New Report Outlines Potential Pitfalls of Site-neutral Payment Policies > Hospital Association of Pennsylvania


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New Report Outlines Potential Pitfalls of Site-neutral Payment Policies

April 11, 2019

A recent American Hospital Association (AHA) report provides new insight into site-neutral payments, which may impact the reimbursement rate for the care that hospitals provide to patients in outpatient settings. This policy approach calls for standardizing the payment rate for some services, without taking into context the types of facilities in which the services are provided. The report sheds additional light on the intersection of these payments and the demographic variation among patient populations. Its findings illustrate unintended consequences of site-neutrality that threatens access to care for vulnerable populations.

The report analyzes differences between Medicare surgical care patients within hospital outpatient departments (HOPD) and ambulatory surgical centers (ACS) and finds that Medicare-funded HOPD patients are more likely to be sicker and poorer than those at ASCs.

Patients also are more likely to be:

  • Over age 85 (or under age 65 and living with certain disabilities or life-threatening diseases)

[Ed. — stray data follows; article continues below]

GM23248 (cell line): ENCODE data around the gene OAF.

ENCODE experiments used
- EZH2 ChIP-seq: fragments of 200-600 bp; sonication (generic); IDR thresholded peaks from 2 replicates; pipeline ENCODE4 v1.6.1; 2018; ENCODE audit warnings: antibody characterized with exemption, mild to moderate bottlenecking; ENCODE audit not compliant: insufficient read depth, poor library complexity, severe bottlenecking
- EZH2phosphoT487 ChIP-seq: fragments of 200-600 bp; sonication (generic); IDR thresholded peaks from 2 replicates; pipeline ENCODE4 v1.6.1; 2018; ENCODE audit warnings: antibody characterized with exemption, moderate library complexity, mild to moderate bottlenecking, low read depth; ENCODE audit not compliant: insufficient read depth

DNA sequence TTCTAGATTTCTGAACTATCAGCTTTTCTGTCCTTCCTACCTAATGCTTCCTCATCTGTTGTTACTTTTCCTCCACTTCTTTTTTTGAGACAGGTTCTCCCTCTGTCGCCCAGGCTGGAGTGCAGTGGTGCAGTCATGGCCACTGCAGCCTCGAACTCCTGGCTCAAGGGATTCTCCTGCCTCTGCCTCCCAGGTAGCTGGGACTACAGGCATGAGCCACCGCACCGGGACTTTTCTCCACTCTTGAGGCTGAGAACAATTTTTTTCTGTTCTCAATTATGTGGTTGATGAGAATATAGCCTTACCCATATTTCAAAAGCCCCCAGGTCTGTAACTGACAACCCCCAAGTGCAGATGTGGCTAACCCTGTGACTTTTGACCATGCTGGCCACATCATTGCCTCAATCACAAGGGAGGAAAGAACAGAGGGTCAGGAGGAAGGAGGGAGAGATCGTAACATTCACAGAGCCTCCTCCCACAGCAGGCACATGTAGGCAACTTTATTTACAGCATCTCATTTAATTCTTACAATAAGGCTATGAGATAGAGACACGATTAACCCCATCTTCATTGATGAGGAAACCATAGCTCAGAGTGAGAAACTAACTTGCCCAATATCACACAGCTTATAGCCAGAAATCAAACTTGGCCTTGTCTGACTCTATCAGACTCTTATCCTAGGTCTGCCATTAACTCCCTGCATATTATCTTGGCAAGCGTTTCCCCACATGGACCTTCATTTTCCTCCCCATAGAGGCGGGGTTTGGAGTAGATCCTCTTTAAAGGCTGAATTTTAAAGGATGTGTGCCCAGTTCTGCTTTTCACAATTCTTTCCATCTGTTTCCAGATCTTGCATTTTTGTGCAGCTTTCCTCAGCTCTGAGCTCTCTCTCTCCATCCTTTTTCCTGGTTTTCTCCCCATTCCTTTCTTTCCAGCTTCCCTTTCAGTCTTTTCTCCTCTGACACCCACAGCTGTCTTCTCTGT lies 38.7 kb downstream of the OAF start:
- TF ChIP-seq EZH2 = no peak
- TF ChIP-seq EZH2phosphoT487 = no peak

• African American/Black or Hispanic
  • Living in low-income neighborhoods
  • Suffering from chronic conditions
  • Dually eligible for Medicare and Medicaid
  • Previously hospitalized or cared for in an emergency department

The report echoes findings from AHA’s September 2018 study, which found similar characteristics among Medicare patients receiving care in HOPDs versus independent physician offices.

Pennsylvania does not have a public hospital system; all hospitals in Pennsylvania must have the capacity to be open 24 hours a day, seven days a week, to treat all patients, regardless of their health status or ability to pay. Hospitals have emergency stand-by capacity that provides a safety net for vulnerable patients, and provides specialized services such as trauma, psychiatric, obstetrics, and pediatric emergency care.

HAP believes that care settings are not neutral, and that patients should receive high-quality care in the most medically appropriate setting, as determined by the patient and his or her care team. HAP will continue to work with policymakers and members of the legislature to communicate the importance of maintaining access to the important care that hospitals provide.

For more information, contact Laura Stevens Kent, HAP’s vice president, federal legislative advocacy, or Kate Slatt, HAP’s senior director, innovative payment and care delivery.

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